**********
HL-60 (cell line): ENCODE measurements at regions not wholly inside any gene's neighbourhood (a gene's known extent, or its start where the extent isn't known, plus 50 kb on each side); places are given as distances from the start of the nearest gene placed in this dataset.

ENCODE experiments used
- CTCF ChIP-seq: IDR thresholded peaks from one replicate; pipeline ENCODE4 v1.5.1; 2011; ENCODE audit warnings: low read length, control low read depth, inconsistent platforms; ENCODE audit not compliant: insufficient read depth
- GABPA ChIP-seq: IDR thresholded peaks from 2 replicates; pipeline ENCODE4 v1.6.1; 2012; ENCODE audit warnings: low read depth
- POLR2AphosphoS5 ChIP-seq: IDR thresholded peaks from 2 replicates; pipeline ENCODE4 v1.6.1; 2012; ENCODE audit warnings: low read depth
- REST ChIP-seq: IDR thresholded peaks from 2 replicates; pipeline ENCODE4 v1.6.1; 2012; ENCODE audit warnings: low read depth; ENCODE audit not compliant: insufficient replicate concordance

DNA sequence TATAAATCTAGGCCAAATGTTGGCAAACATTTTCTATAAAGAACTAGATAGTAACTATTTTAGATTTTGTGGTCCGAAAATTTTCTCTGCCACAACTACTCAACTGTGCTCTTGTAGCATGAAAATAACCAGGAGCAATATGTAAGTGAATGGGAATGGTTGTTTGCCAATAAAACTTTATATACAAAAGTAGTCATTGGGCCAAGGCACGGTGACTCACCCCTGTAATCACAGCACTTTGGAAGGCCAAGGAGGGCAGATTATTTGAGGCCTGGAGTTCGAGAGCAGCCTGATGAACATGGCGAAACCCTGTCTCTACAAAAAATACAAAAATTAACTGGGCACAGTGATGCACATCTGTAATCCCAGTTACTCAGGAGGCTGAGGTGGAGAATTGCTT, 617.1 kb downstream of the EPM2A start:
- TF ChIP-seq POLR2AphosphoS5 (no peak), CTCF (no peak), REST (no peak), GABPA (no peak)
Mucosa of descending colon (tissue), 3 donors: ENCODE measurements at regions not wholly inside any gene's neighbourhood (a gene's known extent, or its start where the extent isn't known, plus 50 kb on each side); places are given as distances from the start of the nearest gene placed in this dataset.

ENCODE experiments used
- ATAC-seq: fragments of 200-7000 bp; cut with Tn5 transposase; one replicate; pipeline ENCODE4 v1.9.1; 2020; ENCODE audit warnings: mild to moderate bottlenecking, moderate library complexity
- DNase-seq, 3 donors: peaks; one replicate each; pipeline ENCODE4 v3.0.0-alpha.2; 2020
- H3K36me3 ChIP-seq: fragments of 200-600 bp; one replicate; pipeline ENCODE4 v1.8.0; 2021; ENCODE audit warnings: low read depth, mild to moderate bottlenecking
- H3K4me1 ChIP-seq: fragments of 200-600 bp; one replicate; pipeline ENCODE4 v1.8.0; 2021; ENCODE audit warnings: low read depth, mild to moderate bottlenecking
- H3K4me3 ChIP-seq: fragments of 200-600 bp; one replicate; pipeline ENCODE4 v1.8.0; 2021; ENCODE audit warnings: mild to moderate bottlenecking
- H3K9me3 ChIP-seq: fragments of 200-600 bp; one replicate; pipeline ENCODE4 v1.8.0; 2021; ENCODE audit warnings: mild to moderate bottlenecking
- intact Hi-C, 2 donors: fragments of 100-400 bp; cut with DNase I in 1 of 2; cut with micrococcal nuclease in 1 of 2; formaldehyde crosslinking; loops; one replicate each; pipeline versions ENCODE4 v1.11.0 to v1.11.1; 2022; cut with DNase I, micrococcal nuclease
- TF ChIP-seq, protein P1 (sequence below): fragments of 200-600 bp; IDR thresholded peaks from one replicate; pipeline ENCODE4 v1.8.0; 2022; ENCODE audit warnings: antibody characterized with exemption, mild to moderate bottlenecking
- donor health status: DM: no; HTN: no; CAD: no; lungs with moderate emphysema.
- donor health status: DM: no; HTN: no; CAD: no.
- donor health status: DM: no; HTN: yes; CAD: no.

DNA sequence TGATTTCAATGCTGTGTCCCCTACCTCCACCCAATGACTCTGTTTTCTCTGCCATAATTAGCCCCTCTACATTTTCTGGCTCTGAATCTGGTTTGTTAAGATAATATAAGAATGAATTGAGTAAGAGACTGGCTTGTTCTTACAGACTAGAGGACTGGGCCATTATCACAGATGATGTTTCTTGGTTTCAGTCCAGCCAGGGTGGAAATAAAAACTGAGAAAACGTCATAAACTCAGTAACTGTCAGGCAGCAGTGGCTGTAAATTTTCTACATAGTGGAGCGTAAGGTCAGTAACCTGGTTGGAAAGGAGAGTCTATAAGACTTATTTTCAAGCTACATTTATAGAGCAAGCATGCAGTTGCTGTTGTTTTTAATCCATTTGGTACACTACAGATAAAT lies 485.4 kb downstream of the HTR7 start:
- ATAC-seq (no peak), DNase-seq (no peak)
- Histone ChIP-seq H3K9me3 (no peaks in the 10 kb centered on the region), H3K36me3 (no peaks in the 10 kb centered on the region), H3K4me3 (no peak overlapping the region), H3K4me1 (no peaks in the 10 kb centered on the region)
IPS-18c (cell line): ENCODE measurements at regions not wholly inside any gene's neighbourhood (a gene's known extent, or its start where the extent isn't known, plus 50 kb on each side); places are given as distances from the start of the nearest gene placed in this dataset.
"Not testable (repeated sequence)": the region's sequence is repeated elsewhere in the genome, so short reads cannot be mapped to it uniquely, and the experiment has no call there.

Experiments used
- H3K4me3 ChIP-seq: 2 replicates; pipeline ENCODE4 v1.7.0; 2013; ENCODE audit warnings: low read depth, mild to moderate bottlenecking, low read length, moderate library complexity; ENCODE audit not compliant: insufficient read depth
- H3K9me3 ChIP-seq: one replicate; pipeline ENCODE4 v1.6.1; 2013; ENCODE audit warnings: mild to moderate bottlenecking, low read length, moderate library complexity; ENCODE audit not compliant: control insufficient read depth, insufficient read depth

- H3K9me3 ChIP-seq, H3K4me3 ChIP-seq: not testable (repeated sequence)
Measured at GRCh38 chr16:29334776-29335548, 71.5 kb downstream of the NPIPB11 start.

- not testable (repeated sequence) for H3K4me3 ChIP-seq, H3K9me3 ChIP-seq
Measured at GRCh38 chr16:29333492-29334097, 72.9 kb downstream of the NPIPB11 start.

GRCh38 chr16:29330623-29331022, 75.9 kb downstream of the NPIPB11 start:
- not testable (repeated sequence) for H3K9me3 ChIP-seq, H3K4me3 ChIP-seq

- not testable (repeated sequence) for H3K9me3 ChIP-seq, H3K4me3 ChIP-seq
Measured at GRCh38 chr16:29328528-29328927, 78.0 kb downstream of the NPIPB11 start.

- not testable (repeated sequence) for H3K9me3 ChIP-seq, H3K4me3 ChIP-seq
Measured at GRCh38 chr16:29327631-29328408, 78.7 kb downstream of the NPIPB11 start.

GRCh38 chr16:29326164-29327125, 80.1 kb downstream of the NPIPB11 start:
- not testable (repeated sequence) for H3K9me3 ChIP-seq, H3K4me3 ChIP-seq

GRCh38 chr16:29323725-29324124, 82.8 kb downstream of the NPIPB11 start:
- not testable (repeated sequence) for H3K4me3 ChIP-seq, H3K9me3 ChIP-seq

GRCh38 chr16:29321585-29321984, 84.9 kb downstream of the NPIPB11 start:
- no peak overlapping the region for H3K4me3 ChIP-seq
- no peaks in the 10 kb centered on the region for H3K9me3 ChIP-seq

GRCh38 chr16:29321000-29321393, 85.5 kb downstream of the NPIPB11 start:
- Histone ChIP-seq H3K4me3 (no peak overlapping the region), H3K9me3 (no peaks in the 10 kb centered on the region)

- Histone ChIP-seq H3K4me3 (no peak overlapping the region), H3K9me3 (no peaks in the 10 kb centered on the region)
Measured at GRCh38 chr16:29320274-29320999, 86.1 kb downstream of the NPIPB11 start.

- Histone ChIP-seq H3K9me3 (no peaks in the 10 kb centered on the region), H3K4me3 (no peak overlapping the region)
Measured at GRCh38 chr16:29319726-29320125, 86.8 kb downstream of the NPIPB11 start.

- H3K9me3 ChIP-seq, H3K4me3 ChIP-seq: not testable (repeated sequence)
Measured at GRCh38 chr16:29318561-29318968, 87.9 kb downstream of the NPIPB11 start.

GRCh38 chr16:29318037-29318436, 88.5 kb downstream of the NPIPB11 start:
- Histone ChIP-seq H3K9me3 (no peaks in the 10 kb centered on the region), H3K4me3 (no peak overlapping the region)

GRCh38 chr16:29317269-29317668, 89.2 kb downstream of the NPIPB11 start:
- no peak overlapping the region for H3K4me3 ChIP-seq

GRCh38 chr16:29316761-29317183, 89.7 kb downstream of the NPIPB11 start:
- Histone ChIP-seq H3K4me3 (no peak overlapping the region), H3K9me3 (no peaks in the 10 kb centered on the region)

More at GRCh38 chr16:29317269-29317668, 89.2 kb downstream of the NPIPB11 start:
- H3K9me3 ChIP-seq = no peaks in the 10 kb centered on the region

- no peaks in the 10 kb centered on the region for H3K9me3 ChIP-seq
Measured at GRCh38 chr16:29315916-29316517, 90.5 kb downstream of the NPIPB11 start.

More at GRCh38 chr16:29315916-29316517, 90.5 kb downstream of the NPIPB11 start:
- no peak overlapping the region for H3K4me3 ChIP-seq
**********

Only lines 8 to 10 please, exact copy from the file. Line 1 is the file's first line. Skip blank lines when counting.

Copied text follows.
- TF ChIP-seq POLR2AphosphoS5 (no peak), CTCF (no peak), REST (no peak), GABPA (no peak)
Mucosa of descending colon (tissue), 3 donors: ENCODE measurements at regions not wholly inside any gene's neighbourhood (a gene's known extent, or its start where the extent isn't known, plus 50 kb on each side); places are given as distances from the start of the nearest gene placed in this dataset.

ENCODE experiments used